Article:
When I originally talked about an amalgamation of Fire Emblem, I said, “I want to get married again.” (laughs) Within the Fire Emblem series, the thing that left the greatest impression on me was the marriage system.88. Marriage system: A gameplay mechanic introduced in the fourth game in the series, Fire Emblem: Seisen no Keifu, released for the Super NES system in May 1996. During the game, characters fall in love and that pairing causes their children’s abilities to change.
This time, a big theme is love for the characters, so I definitely wanted to put in the marriage system and IS agreed.
And that proceeded smoothly?
The concept went smoothly. We wanted to increase the number of variations in marriage and couple pairings and make it so you could become involved with anyone in your unit, but there was the problem of time…
You can marry any of your comrades. So this time, we were like, “I want a special graphic for when you get married,” and “I want voiceovers for when they confess their feelings,” and we ended up preparing that for every character! (laughs)
At first, Kusakihara-san even said he wanted to put in everyone kissing!
We were totally against it, though! (laughs)
Well, there’s something similar to it, so be sure to check it out.
I thought it would add to the experience. That was another “speechless point.”
But this time, despite putting in so much more than planned, you didn’t miss the deadline that was originally agreed upon. What was the secret behind that?
Hmm, that’s a difficult question. (laughs) If I think about it, I don’t really know. But we did put in a lot more than planned, so we decided on a deadline and were prepared to give up if it didn’t work.
Oh, I see. The ship would have sailed even without all this cargo. Everyone somehow shared that attitude, so you helped each other out and loaded up the ship as much as you could.
Everyone really wanted to put those things in!
Maybe I’m exaggerating, but I sense that for the most part, there was a pile of work to be done on a desk, and everyone took care of it piece by piece without any instruction, which is the ideal way to carry out a project. The energy behind your desire to make an ultimate amalgamation of Fire Emblem pushed everyone along.
Yes, the target was easy to see. A big reason we could determine a deadline and plough ahead was that theme of an amalgamation.
Kozaki-san, it must have been hard for you to get pulled into this.
Yes. (laughs) No matter how I looked at it, the schedule they sent overlapped other jobs. In any case, the enthusiasm of the team was incredible. As I worked, I thought, “I admire how they encourage each other.”
When the energy is massive, do you sometimes start moving as if dragged in, even from a different place? When we do something and get a big response from elsewhere, we’re pleased.
Yes. The people working on this project are longtime fans of Fire Emblem, so I wanted to make something that hardcore fans as well as new players would accept. After receiving the job, I went around the fan sites, checked out their illustrations and analysed them, asking myself, “What does everyone like about Fire Emblem?” and “What’s missing?” Then I aimed for designs that would be neither too new nor too old.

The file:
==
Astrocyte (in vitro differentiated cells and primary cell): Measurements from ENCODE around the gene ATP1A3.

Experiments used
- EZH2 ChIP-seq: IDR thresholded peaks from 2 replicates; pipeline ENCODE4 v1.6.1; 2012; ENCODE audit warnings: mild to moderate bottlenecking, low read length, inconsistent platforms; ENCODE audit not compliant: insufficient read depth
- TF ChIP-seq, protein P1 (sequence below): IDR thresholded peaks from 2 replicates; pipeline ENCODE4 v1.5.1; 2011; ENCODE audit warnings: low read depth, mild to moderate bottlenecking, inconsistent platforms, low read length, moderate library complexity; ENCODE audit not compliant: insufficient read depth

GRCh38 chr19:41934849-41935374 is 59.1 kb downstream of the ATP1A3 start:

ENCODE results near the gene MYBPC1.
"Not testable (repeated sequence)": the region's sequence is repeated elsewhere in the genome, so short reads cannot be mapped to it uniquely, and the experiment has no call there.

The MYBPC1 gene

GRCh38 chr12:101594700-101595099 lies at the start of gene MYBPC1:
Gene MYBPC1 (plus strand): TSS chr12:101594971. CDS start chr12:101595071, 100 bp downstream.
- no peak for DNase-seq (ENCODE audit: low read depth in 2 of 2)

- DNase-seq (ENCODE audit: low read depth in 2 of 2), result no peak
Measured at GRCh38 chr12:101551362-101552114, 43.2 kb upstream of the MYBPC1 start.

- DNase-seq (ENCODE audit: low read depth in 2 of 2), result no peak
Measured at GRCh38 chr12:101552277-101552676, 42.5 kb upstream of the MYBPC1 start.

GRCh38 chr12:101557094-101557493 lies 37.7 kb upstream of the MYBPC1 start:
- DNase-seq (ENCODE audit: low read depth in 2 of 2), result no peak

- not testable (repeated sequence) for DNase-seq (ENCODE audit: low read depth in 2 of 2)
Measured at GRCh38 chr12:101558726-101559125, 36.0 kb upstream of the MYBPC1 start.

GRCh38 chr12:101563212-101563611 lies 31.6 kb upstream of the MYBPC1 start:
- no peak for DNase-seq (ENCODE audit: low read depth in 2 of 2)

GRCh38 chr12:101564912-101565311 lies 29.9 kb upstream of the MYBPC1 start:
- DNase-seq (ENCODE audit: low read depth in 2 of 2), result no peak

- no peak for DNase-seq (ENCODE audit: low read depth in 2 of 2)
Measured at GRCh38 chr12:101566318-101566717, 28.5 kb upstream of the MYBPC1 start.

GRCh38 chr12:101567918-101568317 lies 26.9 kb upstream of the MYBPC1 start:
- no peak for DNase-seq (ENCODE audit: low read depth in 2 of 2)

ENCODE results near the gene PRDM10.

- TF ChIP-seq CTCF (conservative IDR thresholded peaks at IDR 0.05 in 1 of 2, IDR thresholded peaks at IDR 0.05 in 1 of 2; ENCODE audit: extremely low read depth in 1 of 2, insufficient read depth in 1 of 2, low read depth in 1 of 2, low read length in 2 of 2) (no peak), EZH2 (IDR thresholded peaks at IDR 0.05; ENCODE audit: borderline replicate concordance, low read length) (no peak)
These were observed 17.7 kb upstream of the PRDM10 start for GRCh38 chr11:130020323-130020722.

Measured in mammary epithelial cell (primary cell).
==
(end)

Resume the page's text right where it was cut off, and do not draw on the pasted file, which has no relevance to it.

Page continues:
He was in touch with Kusakihara-san and if any trouble arose, Kusakihara-san would go visit him.
Yes. He would sit at my assistant’s desk and work together with me from the time I got up until I went to bed.
About three times, we went on a stretch for five days and four nights. When I would finally get back, I felt like Urashima Tarō ! (laughs)
(Editor’s note: Urashima Tarō is Japanese folklore, the tale of a young fisherman who thought he traveled for only three days to an undersea palace, but upon his return to shore he finds out that 300 years had actually passed)
Even over several days, if you make quick progress, the contents can change quite a lot.
For sure. I was so busy with actual work that my head was spinning, so I didn’t get to sit down and play it until the end, and I was surprised at how much we’d made. Sometimes I would play for a bit with Kozaki-san drawing away beside me. (laughs)
I was surprised at how quickly they were implementing what I’d drawn.
As for the character designs implemented in the game, Kozaki-san made most of the main characters. There were a lot of characters and the deadline was pretty tight. Some regular manga work came in at the same time, so Higuchi-san and I were at our wits’ end! (laughs) But the data that came up was amazing. As we were going through that, the data came together and he saw it through to the end without any trouble.
We were able to include a lot of Kozaki-san’s particular tastes.
Yes, that’s right.
It made an impression on me how when we first discussed character design, he wasn’t crazy about green hair. Fire Emblem traditionally has green and pink hair and so forth, but that’s up to the creator’s taste, so we were like, “Oh well…” and accepted it.
Yes, they were fairly flexible.
But later he said green hair would be okay where it was important.
As I was drawing it, I thought, “Hey, that’s not so bad!” (laughs) Princes are central to the game this time, so we made sure to put in princely elements , like in parts of Chrom’s costume, that have been around in Japanese cartoons and comics since the Sixties.
With Kozaki-san’s taste in there like that, it makes quite a fresh impression!
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